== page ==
Philip K. Dick never achieved the recognition he deserved in his lifetime and even his induction this year into the Science Fiction Hall of Fame was long overdue. Unfortunately, Lies, Inc. has value only in allowing a reader to see in one “story” both some of Dick’s standard fare and the author at his worst.
During a time in which he was having “visions” that many attribute to serious mental disorder, Dick decided to publish in novel form what he considered a two-part story, but half of which had been rejected by the editor of a science fiction magazine when submitted. Dick died before fulfilling that desire. Lies, Inc. is Dick’s literary executor deciding to implement Dick’s disastrous decision.
Lies, Inc. begins with the previously published novella, “The Unteleported Man.” The Earth is overcrowded and strained, and America is a police state. The citizenry is encouraged to emmigrate to an Eden-like planet via the near instantaneous process of “teleportation.” Emigrants will be gone forever, though, because it is only a one way trip. Our protagonist, whose family business was crushed by the company that developed teleportation, begins to doubt the validity of the glowing reports sent back from that planet. He fights to travel there to investigate on the space ship his father invented, an 18-year trip each way.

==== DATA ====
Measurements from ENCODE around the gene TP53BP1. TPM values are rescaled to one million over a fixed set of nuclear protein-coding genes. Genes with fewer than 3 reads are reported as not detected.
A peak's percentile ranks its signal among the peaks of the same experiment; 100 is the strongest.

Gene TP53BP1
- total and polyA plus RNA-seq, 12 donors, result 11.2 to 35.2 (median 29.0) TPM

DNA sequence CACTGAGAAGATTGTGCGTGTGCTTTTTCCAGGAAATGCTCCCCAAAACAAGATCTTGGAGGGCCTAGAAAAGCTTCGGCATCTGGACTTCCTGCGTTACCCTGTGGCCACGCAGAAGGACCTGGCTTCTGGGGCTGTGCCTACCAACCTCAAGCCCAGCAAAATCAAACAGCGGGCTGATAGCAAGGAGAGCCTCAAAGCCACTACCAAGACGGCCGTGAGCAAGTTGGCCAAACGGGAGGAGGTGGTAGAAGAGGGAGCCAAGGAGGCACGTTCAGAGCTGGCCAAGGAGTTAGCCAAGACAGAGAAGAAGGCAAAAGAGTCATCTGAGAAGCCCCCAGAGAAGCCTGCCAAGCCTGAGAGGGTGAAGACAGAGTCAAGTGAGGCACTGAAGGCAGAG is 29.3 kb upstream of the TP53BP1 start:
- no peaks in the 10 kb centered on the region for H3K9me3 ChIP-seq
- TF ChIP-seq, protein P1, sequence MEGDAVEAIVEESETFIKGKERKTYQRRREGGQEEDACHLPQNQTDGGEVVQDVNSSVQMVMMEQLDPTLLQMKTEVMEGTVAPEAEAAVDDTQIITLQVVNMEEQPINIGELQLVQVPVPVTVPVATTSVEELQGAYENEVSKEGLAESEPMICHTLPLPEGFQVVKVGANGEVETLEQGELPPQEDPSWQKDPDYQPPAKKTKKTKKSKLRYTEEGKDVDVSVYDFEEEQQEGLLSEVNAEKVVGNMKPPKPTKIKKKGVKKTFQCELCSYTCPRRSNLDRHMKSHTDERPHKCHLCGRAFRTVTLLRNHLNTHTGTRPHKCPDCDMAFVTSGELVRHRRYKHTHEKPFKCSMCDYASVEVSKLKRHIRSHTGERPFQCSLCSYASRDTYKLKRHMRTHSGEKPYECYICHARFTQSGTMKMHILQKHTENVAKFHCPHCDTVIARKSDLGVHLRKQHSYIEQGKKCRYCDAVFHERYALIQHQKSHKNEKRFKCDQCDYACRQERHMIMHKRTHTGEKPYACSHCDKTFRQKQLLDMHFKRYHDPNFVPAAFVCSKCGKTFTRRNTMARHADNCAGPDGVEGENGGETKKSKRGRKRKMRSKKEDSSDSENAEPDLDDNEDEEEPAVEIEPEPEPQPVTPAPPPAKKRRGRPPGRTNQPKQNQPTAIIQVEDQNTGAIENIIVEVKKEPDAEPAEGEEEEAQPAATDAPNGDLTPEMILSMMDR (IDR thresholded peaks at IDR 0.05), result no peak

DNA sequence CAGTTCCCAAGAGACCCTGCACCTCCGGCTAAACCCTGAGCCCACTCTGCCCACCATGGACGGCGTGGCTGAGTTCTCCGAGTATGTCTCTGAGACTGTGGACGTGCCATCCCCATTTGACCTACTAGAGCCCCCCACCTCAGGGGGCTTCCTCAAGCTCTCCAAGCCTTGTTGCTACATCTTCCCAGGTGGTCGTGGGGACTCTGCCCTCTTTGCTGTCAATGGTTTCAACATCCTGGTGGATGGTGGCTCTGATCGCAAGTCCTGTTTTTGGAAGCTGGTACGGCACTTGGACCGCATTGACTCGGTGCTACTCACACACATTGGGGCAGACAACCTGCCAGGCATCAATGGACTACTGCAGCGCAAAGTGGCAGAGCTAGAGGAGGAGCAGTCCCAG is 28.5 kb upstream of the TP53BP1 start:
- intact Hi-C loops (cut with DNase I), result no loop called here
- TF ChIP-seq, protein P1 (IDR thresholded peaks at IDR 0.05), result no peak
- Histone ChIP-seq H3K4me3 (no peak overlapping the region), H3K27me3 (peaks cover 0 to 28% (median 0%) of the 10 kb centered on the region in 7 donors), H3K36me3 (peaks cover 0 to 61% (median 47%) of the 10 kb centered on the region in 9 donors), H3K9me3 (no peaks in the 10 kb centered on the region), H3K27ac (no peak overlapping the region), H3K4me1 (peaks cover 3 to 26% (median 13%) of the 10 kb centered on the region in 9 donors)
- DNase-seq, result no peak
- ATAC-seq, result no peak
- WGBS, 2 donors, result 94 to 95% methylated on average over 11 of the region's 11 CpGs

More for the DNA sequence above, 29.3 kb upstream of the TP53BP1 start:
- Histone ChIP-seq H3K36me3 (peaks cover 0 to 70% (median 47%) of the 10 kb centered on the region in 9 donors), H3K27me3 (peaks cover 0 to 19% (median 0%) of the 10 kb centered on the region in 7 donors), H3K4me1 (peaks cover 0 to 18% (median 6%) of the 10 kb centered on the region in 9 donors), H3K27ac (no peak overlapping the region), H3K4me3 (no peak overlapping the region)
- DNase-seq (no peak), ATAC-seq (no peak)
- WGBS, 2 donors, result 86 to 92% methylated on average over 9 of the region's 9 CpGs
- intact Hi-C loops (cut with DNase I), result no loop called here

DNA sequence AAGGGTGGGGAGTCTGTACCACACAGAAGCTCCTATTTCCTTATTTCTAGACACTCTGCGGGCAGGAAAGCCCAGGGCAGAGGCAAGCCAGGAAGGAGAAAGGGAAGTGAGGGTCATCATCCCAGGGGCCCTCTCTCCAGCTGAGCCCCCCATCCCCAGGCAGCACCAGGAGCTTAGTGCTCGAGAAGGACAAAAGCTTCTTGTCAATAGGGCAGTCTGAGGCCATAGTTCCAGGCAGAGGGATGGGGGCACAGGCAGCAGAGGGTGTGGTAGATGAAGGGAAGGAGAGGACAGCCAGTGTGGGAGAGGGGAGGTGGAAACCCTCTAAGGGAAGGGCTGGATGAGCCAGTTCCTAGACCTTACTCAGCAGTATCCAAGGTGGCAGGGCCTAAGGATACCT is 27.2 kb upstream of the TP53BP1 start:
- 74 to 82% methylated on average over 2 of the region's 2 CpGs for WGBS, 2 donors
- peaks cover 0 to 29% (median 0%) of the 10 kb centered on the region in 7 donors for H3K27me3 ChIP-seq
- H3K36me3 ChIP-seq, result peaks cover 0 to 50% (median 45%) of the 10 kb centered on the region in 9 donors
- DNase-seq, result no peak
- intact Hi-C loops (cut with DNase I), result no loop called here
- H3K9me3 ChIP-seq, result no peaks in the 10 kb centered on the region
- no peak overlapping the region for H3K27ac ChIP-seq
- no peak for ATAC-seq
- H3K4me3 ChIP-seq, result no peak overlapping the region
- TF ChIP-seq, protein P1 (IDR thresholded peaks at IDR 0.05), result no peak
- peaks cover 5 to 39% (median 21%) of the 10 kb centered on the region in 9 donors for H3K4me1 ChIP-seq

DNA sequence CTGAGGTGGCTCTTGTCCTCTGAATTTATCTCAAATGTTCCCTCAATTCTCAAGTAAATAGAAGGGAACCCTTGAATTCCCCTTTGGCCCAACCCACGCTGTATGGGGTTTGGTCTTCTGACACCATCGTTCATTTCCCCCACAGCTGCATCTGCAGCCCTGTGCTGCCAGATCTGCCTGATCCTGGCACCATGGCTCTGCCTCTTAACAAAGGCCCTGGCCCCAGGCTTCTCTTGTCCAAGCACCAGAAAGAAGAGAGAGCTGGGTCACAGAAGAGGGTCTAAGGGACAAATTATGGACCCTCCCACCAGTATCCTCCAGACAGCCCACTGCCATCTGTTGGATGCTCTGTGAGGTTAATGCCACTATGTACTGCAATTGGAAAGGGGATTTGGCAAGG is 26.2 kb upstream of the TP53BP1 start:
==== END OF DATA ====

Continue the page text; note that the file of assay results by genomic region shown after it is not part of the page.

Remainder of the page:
As he ultimately embarks on his journey, the original novella has plopped into its midst the material rejected by the magazine editor. The insertion is 100 pages of an almost unreadable tale heavy on hallucination and almost wholly lacking in storyline or coherence. After the 100 pages of nonsense, we end up back to “The Unteleported Man.” By this point, though, that novella has been decimated.
I speculate Lies, Inc. saw print only because, after a lifetime of relative obscurity, Dick has recently been somewhat of a Hollywood favorite. In the last couple of years, two of his short stories were the basis for Paycheck and Minority Report. More films based on Dick’s works are in production. Yet, evidently hoping to capitalize on Dick’s current popularity, his literary executor released a work that detracts from Dick’s reputation. The executor should have realized the wise decision made by the editor who rejected the material inserted here. The only wiser decision that editor could have made was to insist that material be burned. Then Dick’s wish to resurrect that material could not have been realized.Powered by Sidelines